Published Sep 28, 2020
Concepts like teleportation—that once only existed in the dreams of science fiction writers—are now fast becoming a reality thanks to innovators at Victoria University of Wellington’s Computational Media Innovation Centre (CMIC).
The Centre’s postgraduate students and researchers are working to transform their academic research on immersive reality technologies—i.e. Virtual Reality (VR), Augmented Reality (AR) and Mixed Reality (MR)—into a range of cutting-edge services and products (including Augmented Virtual Teleportation or AVT) that will fundamentally change how people connect with information, experiences and each other.
Wellington UniVentures is working right alongside them to help protect their intellectual property, find funding opportunities, and connect them with industry partners.
“Our relationship with Wellington UniVentures adds significant value to what we do here,” says Dr Taehyun Rhee, Director of the CMIC and Associate Professor in the Wellington Faculty of Engineering. “Whether it’s connecting us to their extensive industry networks or helping us to determine the best commercial pathway—via a licensing deal or a spin-out company—they are the link that enables us to get our research out into the market where it can really have impact.”
Taehyun says that those connections not only enable his team to clearly establish what issues industry are facing and get vital feedback for product development, they also enhance the learning experience for his students.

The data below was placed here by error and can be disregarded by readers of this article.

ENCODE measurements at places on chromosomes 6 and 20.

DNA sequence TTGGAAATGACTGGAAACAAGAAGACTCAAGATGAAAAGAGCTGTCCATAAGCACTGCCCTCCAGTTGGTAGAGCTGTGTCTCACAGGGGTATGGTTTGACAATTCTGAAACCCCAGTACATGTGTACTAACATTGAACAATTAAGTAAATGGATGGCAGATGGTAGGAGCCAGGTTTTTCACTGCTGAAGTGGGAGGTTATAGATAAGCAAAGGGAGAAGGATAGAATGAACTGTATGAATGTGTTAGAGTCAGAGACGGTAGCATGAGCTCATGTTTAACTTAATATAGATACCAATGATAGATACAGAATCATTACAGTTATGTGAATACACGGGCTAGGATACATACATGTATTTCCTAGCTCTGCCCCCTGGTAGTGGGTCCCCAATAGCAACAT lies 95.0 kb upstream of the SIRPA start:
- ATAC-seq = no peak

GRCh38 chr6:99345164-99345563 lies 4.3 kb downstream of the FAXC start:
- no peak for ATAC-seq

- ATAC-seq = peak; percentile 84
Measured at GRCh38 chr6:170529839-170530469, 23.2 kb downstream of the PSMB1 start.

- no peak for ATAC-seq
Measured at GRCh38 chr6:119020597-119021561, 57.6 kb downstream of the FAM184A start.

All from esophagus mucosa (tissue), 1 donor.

“Industry engagement intensifies the value of students’ learning when they realise they are not just writing a paper, they are using what they write to pitch their ideas to businesses,” he says. “Some students say they learn just as much from commercialising their research as they do from writing a thesis.”
Liam Sutton—the Wellington UniVentures Commercialisation Manager responsible for helping CMIC to commercialise its prototype-stage projects—says the team has some industry-leading projects on the go.
“Lighting and shadows are what sell realism and believability in the world of MR,” says Liam. “So one of the products they are developing focuses on creating immersive lighting for content creators to build perfectly lit—and therefore incredibly realistic—mixed reality experiences using real-time 360° video footage.”
He says the second product he’s helping them to commercialise involves taking the limited input of a phone and inferring what the lighting should look like in as close to real-time as possible—allowing content developers to blend the synthetic and real worlds seamlessly together for a fully immersive, interactive MR experience on a smartphone.
“MR and AVT technologies have the potential to address problems and bridge distance like never before,” says Liam. “Applications could include everything from film production, architectural design and broadcasting, right through to education, engineering, entertainment, healthcare and e-commerce.”
Having worked for Samsung for 17 years, Taehyun says he’s no stranger to industry, but enjoys the opportunities that academia offers him. “If your work is focused on one company with one problem, that’s all you’re ever going to help. Being an academic in an entrepreneurially-minded university means I can deliver output with impact on a much wider scale—and Wellington UniVentures plays an essential part in that.”